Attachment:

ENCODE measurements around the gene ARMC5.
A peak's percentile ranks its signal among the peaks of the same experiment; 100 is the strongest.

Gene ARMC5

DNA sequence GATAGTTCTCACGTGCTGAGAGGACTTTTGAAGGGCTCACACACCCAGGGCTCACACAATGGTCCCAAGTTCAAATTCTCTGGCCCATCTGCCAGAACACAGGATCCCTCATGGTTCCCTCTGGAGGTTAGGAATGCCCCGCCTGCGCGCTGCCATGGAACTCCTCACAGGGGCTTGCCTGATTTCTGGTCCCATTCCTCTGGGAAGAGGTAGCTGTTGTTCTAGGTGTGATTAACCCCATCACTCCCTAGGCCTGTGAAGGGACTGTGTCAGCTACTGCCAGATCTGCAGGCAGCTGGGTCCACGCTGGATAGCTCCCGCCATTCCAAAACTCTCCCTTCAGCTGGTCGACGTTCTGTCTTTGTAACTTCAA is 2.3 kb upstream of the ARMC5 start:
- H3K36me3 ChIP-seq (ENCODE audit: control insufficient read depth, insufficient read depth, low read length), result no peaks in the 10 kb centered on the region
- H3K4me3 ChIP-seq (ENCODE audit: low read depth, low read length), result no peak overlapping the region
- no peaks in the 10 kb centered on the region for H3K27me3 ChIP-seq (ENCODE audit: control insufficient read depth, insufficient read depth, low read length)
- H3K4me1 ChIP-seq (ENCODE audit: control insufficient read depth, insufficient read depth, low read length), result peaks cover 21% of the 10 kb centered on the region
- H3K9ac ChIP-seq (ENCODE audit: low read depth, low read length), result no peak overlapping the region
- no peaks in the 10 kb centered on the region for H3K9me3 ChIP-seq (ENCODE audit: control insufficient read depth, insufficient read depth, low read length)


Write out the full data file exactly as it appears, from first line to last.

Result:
ENCODE measurements around the gene ARMC5.
A peak's percentile ranks its signal among the peaks of the same experiment; 100 is the strongest.

Gene ARMC5

DNA sequence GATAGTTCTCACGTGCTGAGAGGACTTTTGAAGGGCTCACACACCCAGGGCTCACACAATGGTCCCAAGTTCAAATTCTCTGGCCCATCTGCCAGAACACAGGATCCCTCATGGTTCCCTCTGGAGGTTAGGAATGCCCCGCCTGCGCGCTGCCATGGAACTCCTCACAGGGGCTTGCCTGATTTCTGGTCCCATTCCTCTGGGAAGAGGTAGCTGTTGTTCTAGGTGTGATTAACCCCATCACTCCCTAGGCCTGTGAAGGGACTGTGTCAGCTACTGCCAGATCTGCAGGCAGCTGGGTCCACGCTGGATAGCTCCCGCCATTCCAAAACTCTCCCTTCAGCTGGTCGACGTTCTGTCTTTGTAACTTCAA is 2.3 kb upstream of the ARMC5 start:
- H3K36me3 ChIP-seq (ENCODE audit: control insufficient read depth, insufficient read depth, low read length), result no peaks in the 10 kb centered on the region
- H3K4me3 ChIP-seq (ENCODE audit: low read depth, low read length), result no peak overlapping the region
- no peaks in the 10 kb centered on the region for H3K27me3 ChIP-seq (ENCODE audit: control insufficient read depth, insufficient read depth, low read length)
- H3K4me1 ChIP-seq (ENCODE audit: control insufficient read depth, insufficient read depth, low read length), result peaks cover 21% of the 10 kb centered on the region
- H3K9ac ChIP-seq (ENCODE audit: low read depth, low read length), result no peak overlapping the region
- no peaks in the 10 kb centered on the region for H3K9me3 ChIP-seq (ENCODE audit: control insufficient read depth, insufficient read depth, low read length)